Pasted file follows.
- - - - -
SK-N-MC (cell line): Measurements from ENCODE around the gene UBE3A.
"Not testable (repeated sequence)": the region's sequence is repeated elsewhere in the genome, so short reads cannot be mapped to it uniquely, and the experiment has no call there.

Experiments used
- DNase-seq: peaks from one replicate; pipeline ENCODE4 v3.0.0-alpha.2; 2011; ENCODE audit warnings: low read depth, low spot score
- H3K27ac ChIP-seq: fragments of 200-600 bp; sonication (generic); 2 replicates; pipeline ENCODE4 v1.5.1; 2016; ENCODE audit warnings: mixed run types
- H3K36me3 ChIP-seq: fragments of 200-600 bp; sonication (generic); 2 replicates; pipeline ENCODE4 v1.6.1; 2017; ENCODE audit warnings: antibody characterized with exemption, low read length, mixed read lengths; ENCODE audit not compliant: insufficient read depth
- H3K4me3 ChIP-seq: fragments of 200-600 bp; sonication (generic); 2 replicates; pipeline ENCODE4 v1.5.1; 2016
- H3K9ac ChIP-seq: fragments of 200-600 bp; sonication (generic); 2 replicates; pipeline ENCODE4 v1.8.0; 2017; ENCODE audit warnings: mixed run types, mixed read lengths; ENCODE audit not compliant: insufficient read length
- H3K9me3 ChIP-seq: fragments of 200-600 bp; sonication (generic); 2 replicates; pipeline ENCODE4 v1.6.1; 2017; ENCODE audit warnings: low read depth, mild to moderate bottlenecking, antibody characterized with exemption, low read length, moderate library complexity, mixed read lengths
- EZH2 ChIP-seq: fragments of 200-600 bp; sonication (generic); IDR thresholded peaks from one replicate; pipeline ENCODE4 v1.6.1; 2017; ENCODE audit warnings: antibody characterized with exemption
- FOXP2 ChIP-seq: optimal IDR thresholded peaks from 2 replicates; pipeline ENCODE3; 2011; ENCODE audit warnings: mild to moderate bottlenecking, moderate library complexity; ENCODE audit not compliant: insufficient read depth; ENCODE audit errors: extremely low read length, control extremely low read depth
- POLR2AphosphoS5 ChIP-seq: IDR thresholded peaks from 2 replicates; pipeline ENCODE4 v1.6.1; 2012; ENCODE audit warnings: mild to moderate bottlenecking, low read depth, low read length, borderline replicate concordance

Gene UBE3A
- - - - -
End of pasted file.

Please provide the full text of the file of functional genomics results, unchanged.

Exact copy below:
SK-N-MC (cell line): Measurements from ENCODE around the gene UBE3A.
"Not testable (repeated sequence)": the region's sequence is repeated elsewhere in the genome, so short reads cannot be mapped to it uniquely, and the experiment has no call there.

Experiments used
- DNase-seq: peaks from one replicate; pipeline ENCODE4 v3.0.0-alpha.2; 2011; ENCODE audit warnings: low read depth, low spot score
- H3K27ac ChIP-seq: fragments of 200-600 bp; sonication (generic); 2 replicates; pipeline ENCODE4 v1.5.1; 2016; ENCODE audit warnings: mixed run types
- H3K36me3 ChIP-seq: fragments of 200-600 bp; sonication (generic); 2 replicates; pipeline ENCODE4 v1.6.1; 2017; ENCODE audit warnings: antibody characterized with exemption, low read length, mixed read lengths; ENCODE audit not compliant: insufficient read depth
- H3K4me3 ChIP-seq: fragments of 200-600 bp; sonication (generic); 2 replicates; pipeline ENCODE4 v1.5.1; 2016
- H3K9ac ChIP-seq: fragments of 200-600 bp; sonication (generic); 2 replicates; pipeline ENCODE4 v1.8.0; 2017; ENCODE audit warnings: mixed run types, mixed read lengths; ENCODE audit not compliant: insufficient read length
- H3K9me3 ChIP-seq: fragments of 200-600 bp; sonication (generic); 2 replicates; pipeline ENCODE4 v1.6.1; 2017; ENCODE audit warnings: low read depth, mild to moderate bottlenecking, antibody characterized with exemption, low read length, moderate library complexity, mixed read lengths
- EZH2 ChIP-seq: fragments of 200-600 bp; sonication (generic); IDR thresholded peaks from one replicate; pipeline ENCODE4 v1.6.1; 2017; ENCODE audit warnings: antibody characterized with exemption
- FOXP2 ChIP-seq: optimal IDR thresholded peaks from 2 replicates; pipeline ENCODE3; 2011; ENCODE audit warnings: mild to moderate bottlenecking, moderate library complexity; ENCODE audit not compliant: insufficient read depth; ENCODE audit errors: extremely low read length, control extremely low read depth
- POLR2AphosphoS5 ChIP-seq: IDR thresholded peaks from 2 replicates; pipeline ENCODE4 v1.6.1; 2012; ENCODE audit warnings: mild to moderate bottlenecking, low read depth, low read length, borderline replicate concordance

Gene UBE3A